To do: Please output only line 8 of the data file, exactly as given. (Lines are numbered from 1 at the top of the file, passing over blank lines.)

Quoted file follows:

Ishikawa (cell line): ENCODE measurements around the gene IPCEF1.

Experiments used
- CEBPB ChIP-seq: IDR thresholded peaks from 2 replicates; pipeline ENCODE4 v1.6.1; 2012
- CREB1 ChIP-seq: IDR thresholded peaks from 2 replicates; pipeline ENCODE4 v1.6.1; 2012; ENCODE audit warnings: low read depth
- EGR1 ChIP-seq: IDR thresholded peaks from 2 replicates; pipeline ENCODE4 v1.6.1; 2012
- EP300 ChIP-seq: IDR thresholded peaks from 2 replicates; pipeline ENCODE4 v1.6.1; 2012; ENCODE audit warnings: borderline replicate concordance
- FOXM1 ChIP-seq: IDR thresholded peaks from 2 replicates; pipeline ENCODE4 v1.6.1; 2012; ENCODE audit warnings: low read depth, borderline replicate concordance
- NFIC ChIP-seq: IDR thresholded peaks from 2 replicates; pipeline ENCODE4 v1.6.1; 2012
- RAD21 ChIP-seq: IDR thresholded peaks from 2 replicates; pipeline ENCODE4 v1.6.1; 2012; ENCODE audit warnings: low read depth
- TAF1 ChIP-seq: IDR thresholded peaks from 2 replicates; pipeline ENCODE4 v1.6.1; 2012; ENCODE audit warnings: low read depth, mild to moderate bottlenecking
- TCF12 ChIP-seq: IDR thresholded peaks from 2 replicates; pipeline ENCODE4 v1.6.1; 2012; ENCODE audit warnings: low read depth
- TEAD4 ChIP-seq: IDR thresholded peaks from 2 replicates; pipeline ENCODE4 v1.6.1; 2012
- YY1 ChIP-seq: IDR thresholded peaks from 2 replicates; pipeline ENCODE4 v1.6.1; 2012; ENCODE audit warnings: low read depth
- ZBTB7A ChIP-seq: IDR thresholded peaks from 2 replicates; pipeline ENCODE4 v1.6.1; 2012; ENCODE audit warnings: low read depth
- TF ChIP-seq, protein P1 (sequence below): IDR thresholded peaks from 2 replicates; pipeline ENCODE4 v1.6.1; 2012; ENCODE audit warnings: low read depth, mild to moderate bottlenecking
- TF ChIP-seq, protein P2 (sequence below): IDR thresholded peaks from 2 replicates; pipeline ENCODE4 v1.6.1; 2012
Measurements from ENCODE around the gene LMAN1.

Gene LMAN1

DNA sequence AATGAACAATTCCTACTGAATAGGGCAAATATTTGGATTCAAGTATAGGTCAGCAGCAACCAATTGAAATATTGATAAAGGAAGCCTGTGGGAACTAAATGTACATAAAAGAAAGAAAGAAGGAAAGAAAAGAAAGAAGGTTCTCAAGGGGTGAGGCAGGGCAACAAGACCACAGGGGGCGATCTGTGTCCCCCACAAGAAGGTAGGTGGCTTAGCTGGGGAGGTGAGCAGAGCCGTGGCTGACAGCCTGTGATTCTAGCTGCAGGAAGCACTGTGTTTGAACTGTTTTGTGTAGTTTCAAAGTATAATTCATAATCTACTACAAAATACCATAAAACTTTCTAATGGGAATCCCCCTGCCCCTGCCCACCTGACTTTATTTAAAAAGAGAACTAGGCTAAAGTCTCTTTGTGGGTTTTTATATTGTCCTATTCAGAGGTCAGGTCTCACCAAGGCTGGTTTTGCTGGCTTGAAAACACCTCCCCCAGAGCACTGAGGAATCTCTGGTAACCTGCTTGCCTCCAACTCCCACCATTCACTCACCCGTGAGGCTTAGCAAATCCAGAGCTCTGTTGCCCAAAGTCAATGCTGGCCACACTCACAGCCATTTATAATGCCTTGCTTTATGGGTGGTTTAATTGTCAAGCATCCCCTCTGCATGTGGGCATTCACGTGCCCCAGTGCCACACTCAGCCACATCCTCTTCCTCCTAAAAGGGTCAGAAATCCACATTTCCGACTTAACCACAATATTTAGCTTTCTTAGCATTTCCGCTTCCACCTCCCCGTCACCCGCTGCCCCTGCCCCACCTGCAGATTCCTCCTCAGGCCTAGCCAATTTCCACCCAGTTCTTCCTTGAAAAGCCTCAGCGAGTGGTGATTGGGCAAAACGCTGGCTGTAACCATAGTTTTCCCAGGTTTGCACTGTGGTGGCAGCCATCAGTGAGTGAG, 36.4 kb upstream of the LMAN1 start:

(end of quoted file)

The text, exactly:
- NFIC ChIP-seq: IDR thresholded peaks from 2 replicates; pipeline ENCODE4 v1.6.1; 2012